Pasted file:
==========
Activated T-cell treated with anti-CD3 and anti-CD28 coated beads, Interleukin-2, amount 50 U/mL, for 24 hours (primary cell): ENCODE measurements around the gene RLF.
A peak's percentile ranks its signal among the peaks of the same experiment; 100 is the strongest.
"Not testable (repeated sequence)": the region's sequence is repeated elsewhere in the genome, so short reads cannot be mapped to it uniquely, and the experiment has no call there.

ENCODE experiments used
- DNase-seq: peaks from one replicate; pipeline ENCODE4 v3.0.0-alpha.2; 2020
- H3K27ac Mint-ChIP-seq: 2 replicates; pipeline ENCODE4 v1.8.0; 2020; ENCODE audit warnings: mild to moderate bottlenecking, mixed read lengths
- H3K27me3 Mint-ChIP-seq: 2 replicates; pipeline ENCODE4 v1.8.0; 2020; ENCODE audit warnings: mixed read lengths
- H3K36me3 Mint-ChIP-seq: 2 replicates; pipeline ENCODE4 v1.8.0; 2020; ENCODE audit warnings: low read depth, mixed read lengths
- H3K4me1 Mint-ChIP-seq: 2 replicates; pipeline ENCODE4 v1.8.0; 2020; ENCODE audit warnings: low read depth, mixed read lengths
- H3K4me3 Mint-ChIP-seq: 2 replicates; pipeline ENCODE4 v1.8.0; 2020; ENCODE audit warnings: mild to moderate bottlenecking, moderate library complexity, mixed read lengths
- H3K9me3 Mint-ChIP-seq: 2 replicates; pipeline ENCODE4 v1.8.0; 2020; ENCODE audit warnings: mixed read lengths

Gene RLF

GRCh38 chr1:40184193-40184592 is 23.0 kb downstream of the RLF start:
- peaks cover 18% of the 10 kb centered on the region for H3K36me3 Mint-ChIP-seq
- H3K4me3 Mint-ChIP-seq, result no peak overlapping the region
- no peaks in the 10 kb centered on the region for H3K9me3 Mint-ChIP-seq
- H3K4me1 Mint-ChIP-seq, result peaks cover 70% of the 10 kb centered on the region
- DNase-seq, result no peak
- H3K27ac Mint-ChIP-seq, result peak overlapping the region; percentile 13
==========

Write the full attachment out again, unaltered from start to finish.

Activated T-cell treated with anti-CD3 and anti-CD28 coated beads, Interleukin-2, amount 50 U/mL, for 24 hours (primary cell): ENCODE measurements around the gene RLF.
A peak's percentile ranks its signal among the peaks of the same experiment; 100 is the strongest.
"Not testable (repeated sequence)": the region's sequence is repeated elsewhere in the genome, so short reads cannot be mapped to it uniquely, and the experiment has no call there.

ENCODE experiments used
- DNase-seq: peaks from one replicate; pipeline ENCODE4 v3.0.0-alpha.2; 2020
- H3K27ac Mint-ChIP-seq: 2 replicates; pipeline ENCODE4 v1.8.0; 2020; ENCODE audit warnings: mild to moderate bottlenecking, mixed read lengths
- H3K27me3 Mint-ChIP-seq: 2 replicates; pipeline ENCODE4 v1.8.0; 2020; ENCODE audit warnings: mixed read lengths
- H3K36me3 Mint-ChIP-seq: 2 replicates; pipeline ENCODE4 v1.8.0; 2020; ENCODE audit warnings: low read depth, mixed read lengths
- H3K4me1 Mint-ChIP-seq: 2 replicates; pipeline ENCODE4 v1.8.0; 2020; ENCODE audit warnings: low read depth, mixed read lengths
- H3K4me3 Mint-ChIP-seq: 2 replicates; pipeline ENCODE4 v1.8.0; 2020; ENCODE audit warnings: mild to moderate bottlenecking, moderate library complexity, mixed read lengths
- H3K9me3 Mint-ChIP-seq: 2 replicates; pipeline ENCODE4 v1.8.0; 2020; ENCODE audit warnings: mixed read lengths

Gene RLF

GRCh38 chr1:40184193-40184592 is 23.0 kb downstream of the RLF start:
- peaks cover 18% of the 10 kb centered on the region for H3K36me3 Mint-ChIP-seq
- H3K4me3 Mint-ChIP-seq, result no peak overlapping the region
- no peaks in the 10 kb centered on the region for H3K9me3 Mint-ChIP-seq
- H3K4me1 Mint-ChIP-seq, result peaks cover 70% of the 10 kb centered on the region
- DNase-seq, result no peak
- H3K27ac Mint-ChIP-seq, result peak overlapping the region; percentile 13